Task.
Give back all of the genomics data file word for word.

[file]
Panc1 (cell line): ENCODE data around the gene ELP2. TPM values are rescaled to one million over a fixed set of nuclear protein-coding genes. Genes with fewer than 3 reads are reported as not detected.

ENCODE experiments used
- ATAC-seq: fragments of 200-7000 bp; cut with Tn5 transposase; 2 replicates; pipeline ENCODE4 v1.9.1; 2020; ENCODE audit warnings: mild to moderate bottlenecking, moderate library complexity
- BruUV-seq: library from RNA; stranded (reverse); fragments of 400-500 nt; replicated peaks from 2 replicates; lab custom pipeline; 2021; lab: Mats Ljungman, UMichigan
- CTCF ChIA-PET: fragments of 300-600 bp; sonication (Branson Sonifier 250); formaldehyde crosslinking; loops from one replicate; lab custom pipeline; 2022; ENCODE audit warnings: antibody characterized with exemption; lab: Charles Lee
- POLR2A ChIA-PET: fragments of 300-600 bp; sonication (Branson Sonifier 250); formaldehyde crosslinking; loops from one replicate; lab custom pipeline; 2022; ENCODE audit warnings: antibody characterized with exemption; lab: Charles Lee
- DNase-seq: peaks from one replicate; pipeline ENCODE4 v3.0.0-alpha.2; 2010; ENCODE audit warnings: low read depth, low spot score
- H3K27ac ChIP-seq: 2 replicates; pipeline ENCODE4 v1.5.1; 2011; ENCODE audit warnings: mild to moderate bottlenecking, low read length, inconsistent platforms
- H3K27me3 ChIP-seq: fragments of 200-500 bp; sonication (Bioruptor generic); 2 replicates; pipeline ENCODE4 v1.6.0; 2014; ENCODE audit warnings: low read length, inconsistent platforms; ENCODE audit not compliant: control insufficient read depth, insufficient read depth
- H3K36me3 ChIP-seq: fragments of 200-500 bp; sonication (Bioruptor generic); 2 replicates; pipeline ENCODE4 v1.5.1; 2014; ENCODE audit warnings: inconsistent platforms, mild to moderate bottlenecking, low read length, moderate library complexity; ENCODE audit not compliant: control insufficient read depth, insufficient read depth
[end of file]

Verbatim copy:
Panc1 (cell line): ENCODE data around the gene ELP2. TPM values are rescaled to one million over a fixed set of nuclear protein-coding genes. Genes with fewer than 3 reads are reported as not detected.

ENCODE experiments used
- ATAC-seq: fragments of 200-7000 bp; cut with Tn5 transposase; 2 replicates; pipeline ENCODE4 v1.9.1; 2020; ENCODE audit warnings: mild to moderate bottlenecking, moderate library complexity
- BruUV-seq: library from RNA; stranded (reverse); fragments of 400-500 nt; replicated peaks from 2 replicates; lab custom pipeline; 2021; lab: Mats Ljungman, UMichigan
- CTCF ChIA-PET: fragments of 300-600 bp; sonication (Branson Sonifier 250); formaldehyde crosslinking; loops from one replicate; lab custom pipeline; 2022; ENCODE audit warnings: antibody characterized with exemption; lab: Charles Lee
- POLR2A ChIA-PET: fragments of 300-600 bp; sonication (Branson Sonifier 250); formaldehyde crosslinking; loops from one replicate; lab custom pipeline; 2022; ENCODE audit warnings: antibody characterized with exemption; lab: Charles Lee
- DNase-seq: peaks from one replicate; pipeline ENCODE4 v3.0.0-alpha.2; 2010; ENCODE audit warnings: low read depth, low spot score
- H3K27ac ChIP-seq: 2 replicates; pipeline ENCODE4 v1.5.1; 2011; ENCODE audit warnings: mild to moderate bottlenecking, low read length, inconsistent platforms
- H3K27me3 ChIP-seq: fragments of 200-500 bp; sonication (Bioruptor generic); 2 replicates; pipeline ENCODE4 v1.6.0; 2014; ENCODE audit warnings: low read length, inconsistent platforms; ENCODE audit not compliant: control insufficient read depth, insufficient read depth
- H3K36me3 ChIP-seq: fragments of 200-500 bp; sonication (Bioruptor generic); 2 replicates; pipeline ENCODE4 v1.5.1; 2014; ENCODE audit warnings: inconsistent platforms, mild to moderate bottlenecking, low read length, moderate library complexity; ENCODE audit not compliant: control insufficient read depth, insufficient read depth